September 28, 2011 marks the fifth World Rabies Day. This annual campaign, led by the Global Alliance for Rabies Control, brings the world together to raise awareness and understanding about the importance of rabies prevention.
Rabies remains one of the most serious viral zoonoses presently encountered worldwide. Despite being 100 per cent preventable, it is estimated that 55,000 people die worldwide from rabies each year, approximately one person every ten minutes: half are children under the age of 15.
The British Veterinary Association (BVA) is proud to support World Rabies Day by once again urging UK veterinary surgeons to raise their staff and clients’ awareness of the implications of rabies when they travel abroad. The BVA Overseas Group has produced some simple advice, available on the BVA website, on reducing the risk of contracting the disease, which gives guidance on vaccination and wound cleansing.
Karen Reed, chair of the BVA Overseas Group, commented:
“Pre-exposure vaccination should be considered for those travellers at particular risk and should be mandatory for all veterinary professionals and students who are planning to work with animals in an affected country.
“Remember that a lick on broken skin or mucous membranes or a scratch is as dangerous as a deep bite from an infected animal.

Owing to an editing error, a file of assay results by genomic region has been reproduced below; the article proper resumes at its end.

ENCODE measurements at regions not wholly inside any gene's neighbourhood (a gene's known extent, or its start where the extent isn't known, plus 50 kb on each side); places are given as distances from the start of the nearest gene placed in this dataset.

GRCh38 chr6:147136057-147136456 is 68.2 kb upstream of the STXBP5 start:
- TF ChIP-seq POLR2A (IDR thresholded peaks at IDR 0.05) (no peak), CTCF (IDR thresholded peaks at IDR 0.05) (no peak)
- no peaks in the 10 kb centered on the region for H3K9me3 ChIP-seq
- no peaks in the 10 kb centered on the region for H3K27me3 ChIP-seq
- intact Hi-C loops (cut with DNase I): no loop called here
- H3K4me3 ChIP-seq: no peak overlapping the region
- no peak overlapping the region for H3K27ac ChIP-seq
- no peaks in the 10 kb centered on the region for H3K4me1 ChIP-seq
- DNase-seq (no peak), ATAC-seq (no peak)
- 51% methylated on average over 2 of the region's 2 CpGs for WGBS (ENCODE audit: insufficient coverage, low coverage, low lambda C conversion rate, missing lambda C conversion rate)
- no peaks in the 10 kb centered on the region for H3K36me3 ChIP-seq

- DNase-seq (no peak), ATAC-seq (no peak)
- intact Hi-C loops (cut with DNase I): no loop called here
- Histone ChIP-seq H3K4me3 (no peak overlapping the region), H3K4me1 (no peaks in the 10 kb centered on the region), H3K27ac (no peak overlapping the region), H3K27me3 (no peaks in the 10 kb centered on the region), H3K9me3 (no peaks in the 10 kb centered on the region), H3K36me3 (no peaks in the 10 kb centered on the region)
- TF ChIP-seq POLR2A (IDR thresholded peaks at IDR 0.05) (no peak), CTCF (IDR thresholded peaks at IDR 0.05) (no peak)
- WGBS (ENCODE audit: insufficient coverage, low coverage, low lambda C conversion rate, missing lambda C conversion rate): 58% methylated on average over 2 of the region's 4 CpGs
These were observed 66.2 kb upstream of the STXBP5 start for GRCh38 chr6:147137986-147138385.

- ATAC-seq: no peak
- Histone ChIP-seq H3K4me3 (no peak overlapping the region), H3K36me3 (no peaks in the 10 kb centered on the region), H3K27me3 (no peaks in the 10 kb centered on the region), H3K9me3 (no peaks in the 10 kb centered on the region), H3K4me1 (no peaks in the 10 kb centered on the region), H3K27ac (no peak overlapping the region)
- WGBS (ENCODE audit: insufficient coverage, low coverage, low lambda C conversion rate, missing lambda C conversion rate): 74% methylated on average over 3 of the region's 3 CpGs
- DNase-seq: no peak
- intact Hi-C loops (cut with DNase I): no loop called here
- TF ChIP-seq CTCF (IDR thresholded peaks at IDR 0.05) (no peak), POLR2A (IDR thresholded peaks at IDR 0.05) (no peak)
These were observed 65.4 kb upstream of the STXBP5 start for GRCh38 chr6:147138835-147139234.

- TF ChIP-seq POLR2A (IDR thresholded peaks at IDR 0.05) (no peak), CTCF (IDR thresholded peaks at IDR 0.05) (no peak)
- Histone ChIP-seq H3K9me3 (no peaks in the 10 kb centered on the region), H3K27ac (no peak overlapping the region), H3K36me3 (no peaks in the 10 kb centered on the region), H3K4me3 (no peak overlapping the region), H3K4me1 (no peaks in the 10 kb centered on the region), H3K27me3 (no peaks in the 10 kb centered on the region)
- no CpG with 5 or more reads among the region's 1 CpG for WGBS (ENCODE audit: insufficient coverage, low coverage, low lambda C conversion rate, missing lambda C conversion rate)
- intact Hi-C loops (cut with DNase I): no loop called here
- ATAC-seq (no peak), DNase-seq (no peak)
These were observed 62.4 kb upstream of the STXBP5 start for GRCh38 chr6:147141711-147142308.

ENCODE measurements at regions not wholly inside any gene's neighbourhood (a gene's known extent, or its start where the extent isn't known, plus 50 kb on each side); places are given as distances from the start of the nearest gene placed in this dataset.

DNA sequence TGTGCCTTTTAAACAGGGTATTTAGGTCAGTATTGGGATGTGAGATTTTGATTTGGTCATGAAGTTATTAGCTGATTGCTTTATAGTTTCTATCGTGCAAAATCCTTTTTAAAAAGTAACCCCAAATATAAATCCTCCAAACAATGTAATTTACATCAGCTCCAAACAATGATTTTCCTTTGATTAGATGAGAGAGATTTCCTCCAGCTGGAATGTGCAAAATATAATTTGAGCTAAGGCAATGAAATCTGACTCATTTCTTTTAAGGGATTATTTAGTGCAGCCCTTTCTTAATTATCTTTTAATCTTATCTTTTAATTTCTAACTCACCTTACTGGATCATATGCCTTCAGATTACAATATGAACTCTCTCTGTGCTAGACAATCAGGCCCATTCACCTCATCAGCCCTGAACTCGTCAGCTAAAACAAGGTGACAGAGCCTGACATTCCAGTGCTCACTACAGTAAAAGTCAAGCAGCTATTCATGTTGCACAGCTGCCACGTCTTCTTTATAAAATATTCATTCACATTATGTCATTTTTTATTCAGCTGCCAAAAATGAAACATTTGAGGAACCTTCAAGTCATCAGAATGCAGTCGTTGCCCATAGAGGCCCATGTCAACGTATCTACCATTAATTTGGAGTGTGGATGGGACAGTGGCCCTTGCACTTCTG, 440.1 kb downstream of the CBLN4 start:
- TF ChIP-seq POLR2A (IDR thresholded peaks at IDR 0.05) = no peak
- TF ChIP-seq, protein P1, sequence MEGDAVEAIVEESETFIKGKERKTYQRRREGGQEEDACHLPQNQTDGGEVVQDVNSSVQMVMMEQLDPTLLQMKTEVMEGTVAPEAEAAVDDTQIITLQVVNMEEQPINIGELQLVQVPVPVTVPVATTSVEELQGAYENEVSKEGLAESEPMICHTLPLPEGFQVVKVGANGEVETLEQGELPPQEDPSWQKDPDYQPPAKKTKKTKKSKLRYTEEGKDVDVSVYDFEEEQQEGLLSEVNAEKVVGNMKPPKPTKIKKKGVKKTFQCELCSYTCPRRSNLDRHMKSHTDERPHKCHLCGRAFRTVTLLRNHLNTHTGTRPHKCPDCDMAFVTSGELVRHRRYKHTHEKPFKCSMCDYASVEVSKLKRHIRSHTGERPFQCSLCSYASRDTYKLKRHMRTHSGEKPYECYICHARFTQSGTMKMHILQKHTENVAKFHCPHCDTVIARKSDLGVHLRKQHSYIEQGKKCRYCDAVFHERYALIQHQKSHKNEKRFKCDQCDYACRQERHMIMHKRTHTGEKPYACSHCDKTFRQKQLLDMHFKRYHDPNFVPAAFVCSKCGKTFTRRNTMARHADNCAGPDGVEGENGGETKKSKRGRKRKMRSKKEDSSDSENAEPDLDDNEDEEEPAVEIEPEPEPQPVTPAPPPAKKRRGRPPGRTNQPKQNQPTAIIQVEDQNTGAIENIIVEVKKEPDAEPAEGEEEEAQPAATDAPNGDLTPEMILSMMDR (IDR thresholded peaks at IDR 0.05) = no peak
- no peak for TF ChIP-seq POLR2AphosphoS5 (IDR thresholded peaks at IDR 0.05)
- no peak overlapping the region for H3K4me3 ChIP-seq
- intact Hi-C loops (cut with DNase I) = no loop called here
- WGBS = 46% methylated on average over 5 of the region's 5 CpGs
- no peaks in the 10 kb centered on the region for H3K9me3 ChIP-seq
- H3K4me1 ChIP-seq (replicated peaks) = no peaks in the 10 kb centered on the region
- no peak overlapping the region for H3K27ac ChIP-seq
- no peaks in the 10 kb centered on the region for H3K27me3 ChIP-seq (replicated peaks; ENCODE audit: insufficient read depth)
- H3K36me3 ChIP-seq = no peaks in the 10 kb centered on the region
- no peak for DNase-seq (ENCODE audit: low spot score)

“Thorough wound cleansing along with post-exposure immunisation is crucially important.”
Despite becoming a forgotten disease in western Europe many UK vets are playing a part in helping to eliminate canine rabies. As well as those working overseas who tackle the disease on a daily basis, there are vets and virologists based in the UK who are making a considerable contribution towards alleviating the burden of rabies.
Carl Padgett, President of the BVA added:
“I am particularly proud that vets and researchers at the UK’s Animal Health and Veterinary Laboratories Agency (AHVLA) are involved in this ongoing global fight against rabies. As a World Health Organization (WHO) collaborating centre for rabies, an OIE Reference Laboratory, and also as a Partner for Rabies Control, the AHVLA provides scientific and technical expertise.
“I also look forward to the completion of the University of Glasgow’s study to re-assess the global burden of rabies which will provide new and valuable data in the fight against rabies.
“In this World Veterinary Year when we witnessed the remarkable achievement of the eradication of rinderpest we are delighted to support World Rabies Day and hope that through our collective efforts we can make strides towards the elimination of another dreaded disease – rabies.”
Since its inception 2007, World Rabies Day has grown and is now recognised every year in over 130 countries, educating an estimated 150 million people and vaccinating 4.6 milliondogs worldwide. The veterinary profession plays an important role in protecting domestic animals and the general public from rabies.